If you have ever thought of getting into the world of adventure film production, paddler and film guy extraordinaire, Bryan Smith is highlighted on the latest National Geographic webTV episode of Fringe Elements.
The latest episode called Adventure Vision gives some background of how Bryan got into film production as well as a sliver of insight into how some of those amazing adventure films are put together. If you don't have time to watch the video below the short version is that it's a really huge pile of work to get the shots looking right.
The gear nerd in me was all excited to see that Bryan is now shooting with RED cameras. Not the ultra high-end ($58,000) handheld RED EPIC cameras that Peter Jackson is using to shoot the Hobbit but it’s still pretty cool none-the-less.
If you are new to SUP or an expert looking to get more performance from your paddling you need to watch this very technical breakdown of the stroke used during Stand Up Paddling. It’s developed by Jim Terrell, the creator of QuickBlade Paddles.
The SUP Instructors out there, watch closely when Jim breaks down each of the paddlers stroke pointing out some of the key elements to watch for along with the common mistakes that beginning SUP ‘ers often make.
The video is listed after the jump.
I love the Aurora Borealis. I have very fond memories of the years of sitting out late at night on the rocks at the water’s edge during camping trips watching them in wonder.
I stumbled upon this absolute gem and couldn’t resist posting. It’s was shot by Terje Sorgjerd in and around Kirkenes and Pas National Park on the Norway-Russia border. Of course it was a lot warmer when I saw them last as this was shot at -25 Celsius.
Nick Castro was wondering why many sea kayakers don’t wear helmets when playing or surfing in rough water so he decided to post a video on the topic. This half-public-service-announcement/half-ad-for-WRSI Helmets is jammed packed with short clips of paddlers almost getting bashed in the head on rocks or other boats. It’s all footage Nick has shot since September which makes me more think that they are just crazy bad paddlers. I kid! I kid.
Anyways, I totally agree with Nick. If you are in lumpy water or on waves you should be wearing a helmet. Here is a link to a commentary I wrote on the issue way, way back in 2006 when I was just getting started around here.
If you are one of those who don’t like to wear a helmet because it looks goofy then I posted a solution to your problem back in 2008. Get your dignity back by wearing a classy helmet cover like this bad boy below.
The video is embeded below:
From the YouTube description:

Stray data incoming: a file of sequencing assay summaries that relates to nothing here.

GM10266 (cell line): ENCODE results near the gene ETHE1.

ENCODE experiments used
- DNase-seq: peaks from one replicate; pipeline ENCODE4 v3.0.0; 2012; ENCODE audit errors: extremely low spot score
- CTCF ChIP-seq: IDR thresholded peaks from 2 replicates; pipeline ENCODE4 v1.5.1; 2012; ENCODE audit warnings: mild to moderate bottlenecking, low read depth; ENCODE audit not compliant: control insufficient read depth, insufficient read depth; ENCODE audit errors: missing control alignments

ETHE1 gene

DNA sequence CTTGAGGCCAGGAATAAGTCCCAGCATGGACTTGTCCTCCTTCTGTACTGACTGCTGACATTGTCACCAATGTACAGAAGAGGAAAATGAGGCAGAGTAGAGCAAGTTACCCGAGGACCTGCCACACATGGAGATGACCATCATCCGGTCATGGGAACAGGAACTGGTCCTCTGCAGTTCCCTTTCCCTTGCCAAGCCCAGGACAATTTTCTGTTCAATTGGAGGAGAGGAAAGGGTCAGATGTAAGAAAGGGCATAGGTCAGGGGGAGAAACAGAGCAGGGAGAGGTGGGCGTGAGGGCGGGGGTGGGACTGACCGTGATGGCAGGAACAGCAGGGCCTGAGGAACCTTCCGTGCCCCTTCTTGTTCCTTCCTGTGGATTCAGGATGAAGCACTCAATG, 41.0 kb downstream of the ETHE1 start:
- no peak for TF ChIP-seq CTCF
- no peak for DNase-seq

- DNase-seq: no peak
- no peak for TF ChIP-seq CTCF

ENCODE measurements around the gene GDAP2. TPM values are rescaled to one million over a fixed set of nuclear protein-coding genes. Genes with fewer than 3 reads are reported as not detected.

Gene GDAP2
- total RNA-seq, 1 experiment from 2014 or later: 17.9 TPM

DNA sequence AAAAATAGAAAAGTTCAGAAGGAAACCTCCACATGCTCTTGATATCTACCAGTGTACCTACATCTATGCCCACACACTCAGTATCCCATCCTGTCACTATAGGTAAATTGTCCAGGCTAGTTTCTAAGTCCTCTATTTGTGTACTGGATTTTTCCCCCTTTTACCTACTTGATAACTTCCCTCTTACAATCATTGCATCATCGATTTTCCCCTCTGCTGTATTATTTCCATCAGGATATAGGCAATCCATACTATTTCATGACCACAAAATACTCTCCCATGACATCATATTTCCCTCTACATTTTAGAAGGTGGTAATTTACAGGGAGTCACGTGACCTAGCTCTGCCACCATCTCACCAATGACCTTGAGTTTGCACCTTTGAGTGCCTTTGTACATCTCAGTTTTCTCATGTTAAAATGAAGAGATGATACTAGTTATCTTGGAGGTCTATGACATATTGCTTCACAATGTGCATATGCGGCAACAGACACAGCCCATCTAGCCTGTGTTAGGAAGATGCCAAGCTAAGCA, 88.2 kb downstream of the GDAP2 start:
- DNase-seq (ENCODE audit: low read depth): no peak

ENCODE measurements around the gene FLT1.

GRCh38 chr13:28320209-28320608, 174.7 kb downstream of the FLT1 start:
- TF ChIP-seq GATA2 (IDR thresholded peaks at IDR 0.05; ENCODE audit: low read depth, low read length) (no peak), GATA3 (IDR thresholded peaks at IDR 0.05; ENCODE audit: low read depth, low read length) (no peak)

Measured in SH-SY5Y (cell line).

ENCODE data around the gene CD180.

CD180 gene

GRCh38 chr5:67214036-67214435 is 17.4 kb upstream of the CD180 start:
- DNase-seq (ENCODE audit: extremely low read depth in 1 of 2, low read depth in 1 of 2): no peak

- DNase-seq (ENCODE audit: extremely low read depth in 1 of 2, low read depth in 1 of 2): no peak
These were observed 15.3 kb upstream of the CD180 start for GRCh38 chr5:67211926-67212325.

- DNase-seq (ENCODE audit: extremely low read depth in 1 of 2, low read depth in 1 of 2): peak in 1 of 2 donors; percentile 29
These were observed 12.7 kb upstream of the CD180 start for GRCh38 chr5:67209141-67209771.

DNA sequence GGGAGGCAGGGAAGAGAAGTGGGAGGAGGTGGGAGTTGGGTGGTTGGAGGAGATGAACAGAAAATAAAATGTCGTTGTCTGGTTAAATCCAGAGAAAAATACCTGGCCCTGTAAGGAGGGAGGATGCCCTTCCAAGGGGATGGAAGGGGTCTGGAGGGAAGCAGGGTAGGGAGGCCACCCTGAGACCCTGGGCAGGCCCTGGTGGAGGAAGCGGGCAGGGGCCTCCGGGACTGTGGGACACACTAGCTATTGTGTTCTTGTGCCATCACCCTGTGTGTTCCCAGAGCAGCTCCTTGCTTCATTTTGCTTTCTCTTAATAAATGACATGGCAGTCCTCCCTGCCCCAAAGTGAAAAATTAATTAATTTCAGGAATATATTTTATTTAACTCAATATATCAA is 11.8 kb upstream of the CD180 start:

We saw this wave come ashore in Emeryville today. Remember it had to go through the Golden Gate first so they must have had a larger wave on the unprotected beach.
Japan needs you. The Huffington Post has an excellent article with a huge pile of resources on how you can help.
Alex Matthews sent me a link to his latest video about a recent trip to play to
For those who have never been to
If you are interested in visiting the area and looking for a place to stay, my suggestion is to start with Discovery Islands Lodge. They are located just a quick 20 minute paddle from the rapids and is the go-to place to spend the night.
The video is embedded below:
Here is a sweet three minute SUP surfing film for your Friday afternoon. About 1 minute into the film it flips over to footage shoot with the camera strapped to the blade of the SUP paddle. It makes for a very interesting and unique perspective.
Kokatat Paddlesports has just posted a new video hosted by professional sea kayak instructor, Paul Kuthe.
Packing a Sea Kayak walks you through the fine points with tips and tricks to get more stuff jammed in there.
The Tiderace Xcite sea kayak is one good looking boat. Speaking of Tiderace friend of the site and fellow nerd, Keith Wikle over at gokayaknow.com just announced that he has joining team Tiderace. Good work son! Good work.
Check out the trailer for the latest film by Steve Fisher that is about to come out. Halo Effect has got all the proper stuff for the makings of a fantastic film including amazing cinematography, big water and massive sounding symphony soundtrack.
I believe the bar has been raised.
This is a great short piece of extreme whitewater footage.
From the video description: Astral paddler David Fusilli reminds us that when in doubt you should always roll over and stick it in the middle.
It was shot somewhere in Chile in 2010.